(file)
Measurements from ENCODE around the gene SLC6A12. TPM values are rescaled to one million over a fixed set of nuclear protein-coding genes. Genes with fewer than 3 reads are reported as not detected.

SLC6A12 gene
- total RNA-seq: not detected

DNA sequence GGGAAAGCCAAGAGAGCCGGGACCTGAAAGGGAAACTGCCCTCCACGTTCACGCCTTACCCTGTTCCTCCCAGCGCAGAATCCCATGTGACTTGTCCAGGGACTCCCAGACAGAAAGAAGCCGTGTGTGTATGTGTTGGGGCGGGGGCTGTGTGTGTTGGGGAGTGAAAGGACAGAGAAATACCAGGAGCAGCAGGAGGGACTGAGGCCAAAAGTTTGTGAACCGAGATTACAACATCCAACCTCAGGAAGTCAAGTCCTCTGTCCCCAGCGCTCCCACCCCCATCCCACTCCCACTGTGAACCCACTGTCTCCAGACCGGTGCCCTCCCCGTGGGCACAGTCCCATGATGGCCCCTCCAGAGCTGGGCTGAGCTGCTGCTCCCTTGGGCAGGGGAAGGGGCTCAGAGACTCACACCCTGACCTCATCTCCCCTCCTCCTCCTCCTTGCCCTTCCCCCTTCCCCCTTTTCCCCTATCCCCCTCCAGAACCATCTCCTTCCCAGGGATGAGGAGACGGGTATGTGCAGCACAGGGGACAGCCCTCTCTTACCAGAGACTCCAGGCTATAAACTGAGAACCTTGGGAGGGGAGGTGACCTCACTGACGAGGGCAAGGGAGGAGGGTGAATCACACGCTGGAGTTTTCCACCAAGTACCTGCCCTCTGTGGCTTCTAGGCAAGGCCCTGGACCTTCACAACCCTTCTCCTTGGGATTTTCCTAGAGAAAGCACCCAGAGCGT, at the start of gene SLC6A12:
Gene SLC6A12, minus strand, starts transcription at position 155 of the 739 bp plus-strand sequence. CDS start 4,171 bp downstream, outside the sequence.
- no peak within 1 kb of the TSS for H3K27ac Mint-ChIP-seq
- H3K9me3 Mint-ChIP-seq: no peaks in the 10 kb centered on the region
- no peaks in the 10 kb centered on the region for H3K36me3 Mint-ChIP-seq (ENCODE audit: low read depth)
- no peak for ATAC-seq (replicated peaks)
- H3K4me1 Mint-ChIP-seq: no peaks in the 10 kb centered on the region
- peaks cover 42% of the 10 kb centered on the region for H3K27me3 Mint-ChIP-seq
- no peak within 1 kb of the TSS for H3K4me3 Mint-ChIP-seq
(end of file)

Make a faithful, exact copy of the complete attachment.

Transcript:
Measurements from ENCODE around the gene SLC6A12. TPM values are rescaled to one million over a fixed set of nuclear protein-coding genes. Genes with fewer than 3 reads are reported as not detected.

SLC6A12 gene
- total RNA-seq: not detected

DNA sequence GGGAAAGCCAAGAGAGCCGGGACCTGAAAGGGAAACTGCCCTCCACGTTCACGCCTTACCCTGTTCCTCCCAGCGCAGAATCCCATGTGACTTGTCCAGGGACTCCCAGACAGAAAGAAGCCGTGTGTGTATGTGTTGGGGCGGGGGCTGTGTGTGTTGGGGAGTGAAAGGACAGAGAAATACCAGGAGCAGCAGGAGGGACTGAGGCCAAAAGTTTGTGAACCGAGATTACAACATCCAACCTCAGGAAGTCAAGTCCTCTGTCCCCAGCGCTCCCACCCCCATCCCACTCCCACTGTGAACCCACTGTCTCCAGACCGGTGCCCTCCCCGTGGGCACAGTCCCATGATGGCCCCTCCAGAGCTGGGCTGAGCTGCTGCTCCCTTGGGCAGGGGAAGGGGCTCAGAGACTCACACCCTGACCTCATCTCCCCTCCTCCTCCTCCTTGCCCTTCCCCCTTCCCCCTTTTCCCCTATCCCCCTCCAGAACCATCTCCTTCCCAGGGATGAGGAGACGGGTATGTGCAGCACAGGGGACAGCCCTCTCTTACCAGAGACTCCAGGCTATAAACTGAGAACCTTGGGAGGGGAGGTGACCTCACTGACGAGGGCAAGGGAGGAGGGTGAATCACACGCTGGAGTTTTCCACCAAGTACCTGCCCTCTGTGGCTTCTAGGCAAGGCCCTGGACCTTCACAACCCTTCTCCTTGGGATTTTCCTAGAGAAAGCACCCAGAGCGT, at the start of gene SLC6A12:
Gene SLC6A12, minus strand, starts transcription at position 155 of the 739 bp plus-strand sequence. CDS start 4,171 bp downstream, outside the sequence.
- no peak within 1 kb of the TSS for H3K27ac Mint-ChIP-seq
- H3K9me3 Mint-ChIP-seq: no peaks in the 10 kb centered on the region
- no peaks in the 10 kb centered on the region for H3K36me3 Mint-ChIP-seq (ENCODE audit: low read depth)
- no peak for ATAC-seq (replicated peaks)
- H3K4me1 Mint-ChIP-seq: no peaks in the 10 kb centered on the region
- peaks cover 42% of the 10 kb centered on the region for H3K27me3 Mint-ChIP-seq
- no peak within 1 kb of the TSS for H3K4me3 Mint-ChIP-seq